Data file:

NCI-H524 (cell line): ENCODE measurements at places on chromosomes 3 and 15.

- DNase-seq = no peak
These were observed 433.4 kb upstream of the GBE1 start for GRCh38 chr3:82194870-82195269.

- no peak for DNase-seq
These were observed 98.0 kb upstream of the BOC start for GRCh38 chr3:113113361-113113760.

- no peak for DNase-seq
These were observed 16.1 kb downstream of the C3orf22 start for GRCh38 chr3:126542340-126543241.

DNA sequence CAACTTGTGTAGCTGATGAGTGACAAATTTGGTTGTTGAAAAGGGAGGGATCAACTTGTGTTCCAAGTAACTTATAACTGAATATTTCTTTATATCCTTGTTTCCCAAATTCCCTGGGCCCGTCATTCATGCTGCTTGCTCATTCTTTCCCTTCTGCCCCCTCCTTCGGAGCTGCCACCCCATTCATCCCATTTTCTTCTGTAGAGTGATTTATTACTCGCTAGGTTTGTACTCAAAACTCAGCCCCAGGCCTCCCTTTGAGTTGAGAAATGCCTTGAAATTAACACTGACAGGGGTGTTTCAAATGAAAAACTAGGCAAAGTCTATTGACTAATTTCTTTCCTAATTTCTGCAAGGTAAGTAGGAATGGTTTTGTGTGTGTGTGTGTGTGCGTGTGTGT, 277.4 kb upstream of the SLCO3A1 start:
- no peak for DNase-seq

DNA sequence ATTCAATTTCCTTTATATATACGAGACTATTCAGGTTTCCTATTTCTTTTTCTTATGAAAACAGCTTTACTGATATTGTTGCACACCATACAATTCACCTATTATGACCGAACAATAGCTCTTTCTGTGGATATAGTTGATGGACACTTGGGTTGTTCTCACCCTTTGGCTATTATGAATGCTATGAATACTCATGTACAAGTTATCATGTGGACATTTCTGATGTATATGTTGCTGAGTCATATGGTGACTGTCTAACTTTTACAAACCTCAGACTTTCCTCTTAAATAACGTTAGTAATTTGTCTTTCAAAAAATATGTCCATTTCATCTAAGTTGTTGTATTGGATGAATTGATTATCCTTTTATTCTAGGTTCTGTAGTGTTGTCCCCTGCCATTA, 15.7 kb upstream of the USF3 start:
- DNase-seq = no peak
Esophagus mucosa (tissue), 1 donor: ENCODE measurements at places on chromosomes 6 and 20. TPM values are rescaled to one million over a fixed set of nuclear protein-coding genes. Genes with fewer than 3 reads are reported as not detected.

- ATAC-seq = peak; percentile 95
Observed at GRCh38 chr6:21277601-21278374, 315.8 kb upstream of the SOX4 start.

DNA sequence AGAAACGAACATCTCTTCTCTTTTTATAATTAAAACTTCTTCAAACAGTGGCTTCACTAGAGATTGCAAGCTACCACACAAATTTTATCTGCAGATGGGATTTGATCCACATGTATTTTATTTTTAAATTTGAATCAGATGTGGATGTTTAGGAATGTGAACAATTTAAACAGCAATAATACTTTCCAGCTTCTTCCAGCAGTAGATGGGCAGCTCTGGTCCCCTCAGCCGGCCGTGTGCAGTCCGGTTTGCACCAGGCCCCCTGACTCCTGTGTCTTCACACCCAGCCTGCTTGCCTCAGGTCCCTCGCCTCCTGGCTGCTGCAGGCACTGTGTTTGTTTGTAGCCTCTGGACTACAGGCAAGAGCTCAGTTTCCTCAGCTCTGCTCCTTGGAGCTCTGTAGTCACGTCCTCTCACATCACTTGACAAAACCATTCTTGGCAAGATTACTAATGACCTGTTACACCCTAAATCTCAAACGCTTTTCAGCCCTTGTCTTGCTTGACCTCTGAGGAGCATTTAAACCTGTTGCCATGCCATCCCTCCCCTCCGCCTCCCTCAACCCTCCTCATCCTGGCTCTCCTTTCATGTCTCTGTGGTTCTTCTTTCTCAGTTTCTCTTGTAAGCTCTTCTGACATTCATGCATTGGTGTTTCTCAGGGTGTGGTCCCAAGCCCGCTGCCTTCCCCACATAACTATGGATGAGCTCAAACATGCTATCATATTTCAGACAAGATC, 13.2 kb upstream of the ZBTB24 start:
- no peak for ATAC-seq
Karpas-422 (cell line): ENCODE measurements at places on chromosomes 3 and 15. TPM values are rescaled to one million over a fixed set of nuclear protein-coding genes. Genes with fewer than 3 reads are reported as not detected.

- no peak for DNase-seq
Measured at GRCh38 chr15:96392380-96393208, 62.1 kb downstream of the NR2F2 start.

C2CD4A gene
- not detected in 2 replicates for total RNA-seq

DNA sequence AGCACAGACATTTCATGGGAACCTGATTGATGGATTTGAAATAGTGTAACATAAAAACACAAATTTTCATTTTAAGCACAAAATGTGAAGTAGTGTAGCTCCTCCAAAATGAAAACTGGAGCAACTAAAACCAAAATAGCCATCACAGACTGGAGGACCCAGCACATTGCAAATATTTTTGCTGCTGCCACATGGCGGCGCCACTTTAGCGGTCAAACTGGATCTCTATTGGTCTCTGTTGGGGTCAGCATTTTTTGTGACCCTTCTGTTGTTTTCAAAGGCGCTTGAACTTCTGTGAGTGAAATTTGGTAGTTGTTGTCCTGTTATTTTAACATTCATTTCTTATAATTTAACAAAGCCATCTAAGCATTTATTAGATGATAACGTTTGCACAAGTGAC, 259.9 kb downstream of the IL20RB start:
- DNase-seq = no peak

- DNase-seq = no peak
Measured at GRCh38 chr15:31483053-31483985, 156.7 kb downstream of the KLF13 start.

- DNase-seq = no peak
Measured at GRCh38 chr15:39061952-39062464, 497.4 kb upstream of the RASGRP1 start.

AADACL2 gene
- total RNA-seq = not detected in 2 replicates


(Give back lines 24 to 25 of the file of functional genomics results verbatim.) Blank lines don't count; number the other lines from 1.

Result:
- DNase-seq = no peak
Measured at GRCh38 chr15:31483053-31483985, 156.7 kb downstream of the KLF13 start.